By the way, did you ever predict we would all be tele-commuting before the end of the 20th century as well?

  5. william Says:

    Along the lines of JonathanPDX, the technology might not be the big issue. The big issue might be people who do not want to be forced to use their cell phone company’s plans and pricing for their computer/internet experience.

  6. mathiastck Says:

    Moore’s law has not applied so well to mobile because the power requirements have not been reduced at nearly that rate.

    I love the idea of using my blackberry curve, G1 or even IPhone has the input device for my PC, TV or mediacenter. (I want a trackball and a keyboard.). I’d love to see bluetooth become ubiquitous on PC’s.

    Similarly I’d like to use the same A2DP Bluetooth headset for my phone, ipod touch, media center and PC, being able to easily switch which Audio channel I’m listening too. (Ideally I’d like to be able to listen to multiple bluetooth audio channels at once, and just adjust their volume according to which is more interesting at the moment.).

    So, for a lot of users, I see the smartphone just being an important part of a larger web of gadgets.

    For some, especially many Japanese, the smartphone is their primary computing device. So to some extent your prediction has come true.

    The PC was basically the only device capable of doing the many tasks it did. That era is gone, now those tasks are increasingly being taken by our phone, our data storage device, and our high end game console. Or better yet, the task is shared. Some emails we deal with completely on our phone, some we read the subject only and put of dealing with the mail more thoroughly until we get to a PC.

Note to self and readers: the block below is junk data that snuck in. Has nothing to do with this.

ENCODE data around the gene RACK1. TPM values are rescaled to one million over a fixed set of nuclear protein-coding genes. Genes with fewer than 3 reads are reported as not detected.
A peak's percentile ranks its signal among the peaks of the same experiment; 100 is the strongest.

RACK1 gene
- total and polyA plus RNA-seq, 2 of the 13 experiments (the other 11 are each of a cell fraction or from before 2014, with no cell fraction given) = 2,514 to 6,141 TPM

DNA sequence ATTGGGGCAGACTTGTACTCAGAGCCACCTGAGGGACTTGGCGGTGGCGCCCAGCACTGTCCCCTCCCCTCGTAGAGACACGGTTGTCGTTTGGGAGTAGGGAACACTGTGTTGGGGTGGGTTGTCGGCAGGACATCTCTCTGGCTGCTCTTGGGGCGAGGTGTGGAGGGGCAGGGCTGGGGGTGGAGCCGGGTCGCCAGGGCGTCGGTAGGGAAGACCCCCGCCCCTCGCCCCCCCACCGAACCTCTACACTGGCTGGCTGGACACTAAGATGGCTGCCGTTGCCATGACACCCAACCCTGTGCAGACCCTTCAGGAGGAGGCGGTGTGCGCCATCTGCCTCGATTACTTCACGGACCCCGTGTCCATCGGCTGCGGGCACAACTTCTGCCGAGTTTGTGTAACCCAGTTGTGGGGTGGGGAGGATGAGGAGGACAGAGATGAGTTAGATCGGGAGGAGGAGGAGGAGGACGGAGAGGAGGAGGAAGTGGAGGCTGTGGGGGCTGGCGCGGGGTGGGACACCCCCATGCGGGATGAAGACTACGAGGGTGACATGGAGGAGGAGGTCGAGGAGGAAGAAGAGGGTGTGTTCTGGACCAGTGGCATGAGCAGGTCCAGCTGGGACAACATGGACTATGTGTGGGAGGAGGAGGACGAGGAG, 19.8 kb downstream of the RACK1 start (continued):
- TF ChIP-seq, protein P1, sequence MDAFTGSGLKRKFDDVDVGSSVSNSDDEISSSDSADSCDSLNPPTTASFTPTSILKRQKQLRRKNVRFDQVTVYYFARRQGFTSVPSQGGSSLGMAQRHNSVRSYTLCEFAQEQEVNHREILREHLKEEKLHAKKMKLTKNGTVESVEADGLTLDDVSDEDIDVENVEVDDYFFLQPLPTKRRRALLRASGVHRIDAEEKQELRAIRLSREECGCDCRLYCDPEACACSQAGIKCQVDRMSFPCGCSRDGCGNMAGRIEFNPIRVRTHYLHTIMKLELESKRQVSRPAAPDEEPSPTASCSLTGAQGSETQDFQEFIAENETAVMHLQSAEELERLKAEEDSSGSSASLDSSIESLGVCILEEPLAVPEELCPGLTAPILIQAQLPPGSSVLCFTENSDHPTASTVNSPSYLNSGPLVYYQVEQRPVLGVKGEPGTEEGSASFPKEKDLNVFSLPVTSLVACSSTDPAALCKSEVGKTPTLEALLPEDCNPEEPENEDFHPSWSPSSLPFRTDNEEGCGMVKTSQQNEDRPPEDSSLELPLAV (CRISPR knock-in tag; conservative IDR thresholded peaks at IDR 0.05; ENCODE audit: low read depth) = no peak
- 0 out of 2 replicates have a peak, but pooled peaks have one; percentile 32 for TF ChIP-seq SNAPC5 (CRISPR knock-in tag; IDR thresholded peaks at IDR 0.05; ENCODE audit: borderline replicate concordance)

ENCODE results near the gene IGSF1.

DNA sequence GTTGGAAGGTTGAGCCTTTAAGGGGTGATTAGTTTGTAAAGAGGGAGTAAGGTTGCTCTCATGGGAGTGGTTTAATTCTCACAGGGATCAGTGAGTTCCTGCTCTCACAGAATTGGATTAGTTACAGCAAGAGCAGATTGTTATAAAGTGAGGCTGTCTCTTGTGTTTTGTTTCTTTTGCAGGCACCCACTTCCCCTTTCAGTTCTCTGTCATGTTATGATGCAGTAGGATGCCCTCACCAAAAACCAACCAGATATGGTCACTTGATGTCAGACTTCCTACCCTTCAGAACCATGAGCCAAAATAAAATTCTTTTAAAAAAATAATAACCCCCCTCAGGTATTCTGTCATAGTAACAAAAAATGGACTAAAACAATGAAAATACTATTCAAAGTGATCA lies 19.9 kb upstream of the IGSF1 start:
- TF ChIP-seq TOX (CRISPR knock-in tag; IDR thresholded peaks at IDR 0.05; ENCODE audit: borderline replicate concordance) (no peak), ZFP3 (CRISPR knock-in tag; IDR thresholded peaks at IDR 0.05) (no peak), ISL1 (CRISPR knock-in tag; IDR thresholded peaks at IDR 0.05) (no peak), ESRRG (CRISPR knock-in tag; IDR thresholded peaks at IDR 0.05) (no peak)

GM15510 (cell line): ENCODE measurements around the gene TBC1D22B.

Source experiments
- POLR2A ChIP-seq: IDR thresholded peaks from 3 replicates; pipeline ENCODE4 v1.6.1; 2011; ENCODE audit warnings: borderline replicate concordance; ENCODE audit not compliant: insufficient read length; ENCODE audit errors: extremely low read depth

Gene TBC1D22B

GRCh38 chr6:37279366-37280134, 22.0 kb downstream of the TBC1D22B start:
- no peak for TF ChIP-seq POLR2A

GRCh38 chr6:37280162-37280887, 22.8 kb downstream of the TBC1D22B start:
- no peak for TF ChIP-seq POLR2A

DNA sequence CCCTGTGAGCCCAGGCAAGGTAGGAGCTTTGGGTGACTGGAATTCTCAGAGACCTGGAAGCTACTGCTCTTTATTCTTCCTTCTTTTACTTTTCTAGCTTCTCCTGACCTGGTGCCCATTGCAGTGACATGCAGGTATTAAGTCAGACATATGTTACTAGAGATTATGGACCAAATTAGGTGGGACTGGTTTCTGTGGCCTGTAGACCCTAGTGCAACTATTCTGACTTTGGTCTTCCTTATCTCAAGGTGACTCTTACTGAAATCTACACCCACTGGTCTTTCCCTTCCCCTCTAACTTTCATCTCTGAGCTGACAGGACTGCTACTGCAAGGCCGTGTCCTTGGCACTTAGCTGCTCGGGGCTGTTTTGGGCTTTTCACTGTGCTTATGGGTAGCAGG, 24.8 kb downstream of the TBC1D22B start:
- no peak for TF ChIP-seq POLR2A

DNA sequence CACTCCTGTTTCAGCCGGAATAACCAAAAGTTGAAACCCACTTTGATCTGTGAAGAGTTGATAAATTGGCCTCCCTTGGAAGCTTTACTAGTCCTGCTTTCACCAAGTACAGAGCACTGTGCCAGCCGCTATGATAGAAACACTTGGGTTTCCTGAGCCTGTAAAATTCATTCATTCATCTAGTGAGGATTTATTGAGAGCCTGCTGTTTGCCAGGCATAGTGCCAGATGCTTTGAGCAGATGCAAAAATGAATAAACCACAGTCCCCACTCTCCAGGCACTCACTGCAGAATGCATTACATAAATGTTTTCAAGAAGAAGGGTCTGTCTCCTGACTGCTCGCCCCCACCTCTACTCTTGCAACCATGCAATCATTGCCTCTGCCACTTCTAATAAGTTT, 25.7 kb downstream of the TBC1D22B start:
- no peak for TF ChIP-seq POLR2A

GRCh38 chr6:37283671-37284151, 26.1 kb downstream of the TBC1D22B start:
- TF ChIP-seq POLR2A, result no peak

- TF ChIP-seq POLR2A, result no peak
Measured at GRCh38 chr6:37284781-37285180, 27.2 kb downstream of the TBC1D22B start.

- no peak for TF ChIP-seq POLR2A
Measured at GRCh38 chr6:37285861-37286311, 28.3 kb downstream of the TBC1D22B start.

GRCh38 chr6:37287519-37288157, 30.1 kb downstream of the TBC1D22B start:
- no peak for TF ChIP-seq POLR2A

7. alan harris Says:

    What do you suppose will replace the smartphone!? The issue is the rate of successive technological obsolescence. I suppose a scientist or other expert has deduced a mathematical formula for this. Assuming, therefore, that technological advancement occurs with growing rapidity over time,then are there barriers to innovation, such that investment in the next stage would be hindered by the inherent or perceived risk that investors/risktakers would/may be deterred from investing for concern that they may not sufficiently recover their investment plus profit?

    One method to discern this would be to go back to when the pc was in its infancy commercially and determine the dynamics of the industry and rate and cost of succeeding replacements in the marketplace. Presumably, due to inherent economic laws, the curve must be rising more steeply in each succeeding “shorter” runs. My own theory is merely complementary to this, namely: “All systems eventually integrate and consolidate over time.” The primary issue being: how long in time does it(succession) eventually/actually take !? {Q: Does “succession” necessarily imply “success?)